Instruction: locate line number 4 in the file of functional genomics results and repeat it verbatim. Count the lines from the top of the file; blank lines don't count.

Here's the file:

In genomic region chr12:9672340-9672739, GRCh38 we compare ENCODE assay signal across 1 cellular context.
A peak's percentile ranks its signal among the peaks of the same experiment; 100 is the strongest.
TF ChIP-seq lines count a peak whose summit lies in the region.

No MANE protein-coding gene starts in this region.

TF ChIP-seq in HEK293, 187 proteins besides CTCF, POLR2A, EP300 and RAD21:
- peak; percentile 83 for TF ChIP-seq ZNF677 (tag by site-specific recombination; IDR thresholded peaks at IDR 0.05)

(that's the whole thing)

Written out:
No MANE protein-coding gene starts in this region.